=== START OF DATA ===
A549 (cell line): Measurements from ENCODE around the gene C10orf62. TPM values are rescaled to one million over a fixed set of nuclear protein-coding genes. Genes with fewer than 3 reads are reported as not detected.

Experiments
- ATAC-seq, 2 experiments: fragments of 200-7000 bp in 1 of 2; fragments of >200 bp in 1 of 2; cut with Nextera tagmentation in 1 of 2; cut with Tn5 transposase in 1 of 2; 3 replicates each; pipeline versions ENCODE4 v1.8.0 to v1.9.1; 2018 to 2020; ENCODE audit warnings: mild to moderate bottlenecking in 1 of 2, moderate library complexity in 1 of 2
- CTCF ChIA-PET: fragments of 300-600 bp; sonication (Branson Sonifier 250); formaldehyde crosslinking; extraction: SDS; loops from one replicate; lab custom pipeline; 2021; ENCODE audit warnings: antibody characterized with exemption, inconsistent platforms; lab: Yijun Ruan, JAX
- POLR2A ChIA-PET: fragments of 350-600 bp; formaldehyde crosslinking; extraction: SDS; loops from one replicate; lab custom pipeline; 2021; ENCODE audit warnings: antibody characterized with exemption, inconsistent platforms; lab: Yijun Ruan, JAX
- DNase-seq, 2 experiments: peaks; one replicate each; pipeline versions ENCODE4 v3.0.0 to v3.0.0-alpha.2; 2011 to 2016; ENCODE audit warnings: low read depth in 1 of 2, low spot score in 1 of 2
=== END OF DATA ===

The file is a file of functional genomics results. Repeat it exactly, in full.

A549 (cell line): Measurements from ENCODE around the gene C10orf62. TPM values are rescaled to one million over a fixed set of nuclear protein-coding genes. Genes with fewer than 3 reads are reported as not detected.

Experiments
- ATAC-seq, 2 experiments: fragments of 200-7000 bp in 1 of 2; fragments of >200 bp in 1 of 2; cut with Nextera tagmentation in 1 of 2; cut with Tn5 transposase in 1 of 2; 3 replicates each; pipeline versions ENCODE4 v1.8.0 to v1.9.1; 2018 to 2020; ENCODE audit warnings: mild to moderate bottlenecking in 1 of 2, moderate library complexity in 1 of 2
- CTCF ChIA-PET: fragments of 300-600 bp; sonication (Branson Sonifier 250); formaldehyde crosslinking; extraction: SDS; loops from one replicate; lab custom pipeline; 2021; ENCODE audit warnings: antibody characterized with exemption, inconsistent platforms; lab: Yijun Ruan, JAX
- POLR2A ChIA-PET: fragments of 350-600 bp; formaldehyde crosslinking; extraction: SDS; loops from one replicate; lab custom pipeline; 2021; ENCODE audit warnings: antibody characterized with exemption, inconsistent platforms; lab: Yijun Ruan, JAX
- DNase-seq, 2 experiments: peaks; one replicate each; pipeline versions ENCODE4 v3.0.0 to v3.0.0-alpha.2; 2011 to 2016; ENCODE audit warnings: low read depth in 1 of 2, low spot score in 1 of 2